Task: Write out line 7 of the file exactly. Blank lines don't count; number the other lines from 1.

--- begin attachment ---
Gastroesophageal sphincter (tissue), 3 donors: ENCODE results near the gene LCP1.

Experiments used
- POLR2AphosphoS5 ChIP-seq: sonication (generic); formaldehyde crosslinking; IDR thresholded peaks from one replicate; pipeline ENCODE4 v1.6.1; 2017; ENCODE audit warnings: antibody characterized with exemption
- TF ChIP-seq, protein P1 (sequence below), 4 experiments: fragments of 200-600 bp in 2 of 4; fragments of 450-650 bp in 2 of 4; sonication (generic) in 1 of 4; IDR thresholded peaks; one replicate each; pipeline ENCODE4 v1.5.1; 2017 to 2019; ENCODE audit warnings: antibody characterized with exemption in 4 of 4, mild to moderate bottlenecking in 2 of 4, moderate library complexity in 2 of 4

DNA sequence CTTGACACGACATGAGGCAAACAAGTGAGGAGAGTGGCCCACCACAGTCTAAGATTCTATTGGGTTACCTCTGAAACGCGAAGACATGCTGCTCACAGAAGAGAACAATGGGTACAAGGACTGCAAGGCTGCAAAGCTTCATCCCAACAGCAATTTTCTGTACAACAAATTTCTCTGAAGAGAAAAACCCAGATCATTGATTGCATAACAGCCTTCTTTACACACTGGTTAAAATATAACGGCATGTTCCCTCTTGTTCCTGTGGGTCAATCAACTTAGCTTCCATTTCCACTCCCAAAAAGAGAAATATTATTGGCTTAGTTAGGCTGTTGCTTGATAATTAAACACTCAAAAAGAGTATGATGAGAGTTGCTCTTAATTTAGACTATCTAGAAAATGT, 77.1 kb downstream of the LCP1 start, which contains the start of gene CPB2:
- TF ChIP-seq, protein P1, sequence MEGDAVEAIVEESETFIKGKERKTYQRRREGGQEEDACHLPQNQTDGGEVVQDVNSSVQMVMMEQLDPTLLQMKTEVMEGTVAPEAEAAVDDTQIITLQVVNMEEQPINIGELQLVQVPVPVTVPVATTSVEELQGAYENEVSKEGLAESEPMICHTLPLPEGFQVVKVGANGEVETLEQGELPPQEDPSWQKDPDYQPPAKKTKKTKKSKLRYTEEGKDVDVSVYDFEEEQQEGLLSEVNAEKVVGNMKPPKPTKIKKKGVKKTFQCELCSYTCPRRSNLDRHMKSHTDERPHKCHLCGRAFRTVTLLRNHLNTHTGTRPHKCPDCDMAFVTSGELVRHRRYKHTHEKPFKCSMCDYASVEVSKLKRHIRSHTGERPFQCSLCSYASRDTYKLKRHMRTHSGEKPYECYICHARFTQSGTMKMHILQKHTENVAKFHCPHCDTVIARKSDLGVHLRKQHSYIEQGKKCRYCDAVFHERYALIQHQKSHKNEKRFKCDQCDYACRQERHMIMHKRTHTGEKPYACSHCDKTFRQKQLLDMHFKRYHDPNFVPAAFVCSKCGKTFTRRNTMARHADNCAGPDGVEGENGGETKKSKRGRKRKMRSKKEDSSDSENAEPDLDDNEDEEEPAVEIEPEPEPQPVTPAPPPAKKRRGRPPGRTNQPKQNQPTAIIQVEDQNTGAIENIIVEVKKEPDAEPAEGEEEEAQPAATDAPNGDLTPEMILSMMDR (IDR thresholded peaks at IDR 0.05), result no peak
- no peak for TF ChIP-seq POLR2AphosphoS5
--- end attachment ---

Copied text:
- no peak for TF ChIP-seq POLR2AphosphoS5